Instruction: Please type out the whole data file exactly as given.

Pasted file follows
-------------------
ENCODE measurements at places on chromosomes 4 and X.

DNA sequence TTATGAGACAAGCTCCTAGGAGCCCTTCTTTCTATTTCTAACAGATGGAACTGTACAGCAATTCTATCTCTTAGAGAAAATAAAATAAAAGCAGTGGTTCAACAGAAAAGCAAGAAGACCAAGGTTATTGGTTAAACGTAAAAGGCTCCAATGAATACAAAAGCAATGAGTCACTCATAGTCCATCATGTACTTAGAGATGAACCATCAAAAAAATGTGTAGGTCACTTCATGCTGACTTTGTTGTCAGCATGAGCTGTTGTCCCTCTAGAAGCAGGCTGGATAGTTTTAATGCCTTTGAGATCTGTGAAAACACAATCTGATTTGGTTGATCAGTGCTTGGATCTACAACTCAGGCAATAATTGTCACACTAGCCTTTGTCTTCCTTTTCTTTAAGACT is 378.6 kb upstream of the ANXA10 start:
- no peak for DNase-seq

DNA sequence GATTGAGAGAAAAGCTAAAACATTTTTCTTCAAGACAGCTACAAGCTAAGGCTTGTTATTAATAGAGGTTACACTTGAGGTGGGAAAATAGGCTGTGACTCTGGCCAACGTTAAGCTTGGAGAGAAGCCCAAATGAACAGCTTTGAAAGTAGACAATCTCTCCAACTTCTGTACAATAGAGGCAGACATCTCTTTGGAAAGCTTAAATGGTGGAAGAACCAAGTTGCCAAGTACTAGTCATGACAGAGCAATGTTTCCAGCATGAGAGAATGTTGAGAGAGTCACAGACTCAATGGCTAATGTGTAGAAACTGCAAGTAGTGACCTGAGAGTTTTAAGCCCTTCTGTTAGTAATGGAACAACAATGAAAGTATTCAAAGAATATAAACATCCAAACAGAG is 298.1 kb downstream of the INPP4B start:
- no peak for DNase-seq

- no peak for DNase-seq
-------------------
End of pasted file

ENCODE measurements at places on chromosomes 4 and X.

DNA sequence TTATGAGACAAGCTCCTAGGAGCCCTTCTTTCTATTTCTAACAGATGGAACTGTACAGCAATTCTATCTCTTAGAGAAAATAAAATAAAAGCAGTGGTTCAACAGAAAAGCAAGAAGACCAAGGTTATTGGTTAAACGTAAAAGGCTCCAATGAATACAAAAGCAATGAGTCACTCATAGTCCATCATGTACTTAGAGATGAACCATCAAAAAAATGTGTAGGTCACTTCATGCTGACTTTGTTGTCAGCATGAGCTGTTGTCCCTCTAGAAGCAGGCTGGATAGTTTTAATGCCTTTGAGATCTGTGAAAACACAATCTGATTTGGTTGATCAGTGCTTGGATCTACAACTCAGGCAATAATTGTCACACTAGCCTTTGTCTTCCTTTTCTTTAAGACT is 378.6 kb upstream of the ANXA10 start:
- no peak for DNase-seq

DNA sequence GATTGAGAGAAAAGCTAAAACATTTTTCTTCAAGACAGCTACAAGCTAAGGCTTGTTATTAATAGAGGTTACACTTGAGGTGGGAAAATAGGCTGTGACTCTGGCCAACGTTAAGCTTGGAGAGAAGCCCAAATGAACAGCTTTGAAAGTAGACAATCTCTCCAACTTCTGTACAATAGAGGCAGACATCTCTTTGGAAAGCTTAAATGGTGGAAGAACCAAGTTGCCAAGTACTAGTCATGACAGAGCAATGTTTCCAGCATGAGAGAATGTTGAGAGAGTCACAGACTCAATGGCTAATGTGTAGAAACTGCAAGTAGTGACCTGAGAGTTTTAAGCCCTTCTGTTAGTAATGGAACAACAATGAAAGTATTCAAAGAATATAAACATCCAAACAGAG is 298.1 kb downstream of the INPP4B start:
- no peak for DNase-seq

- no peak for DNase-seq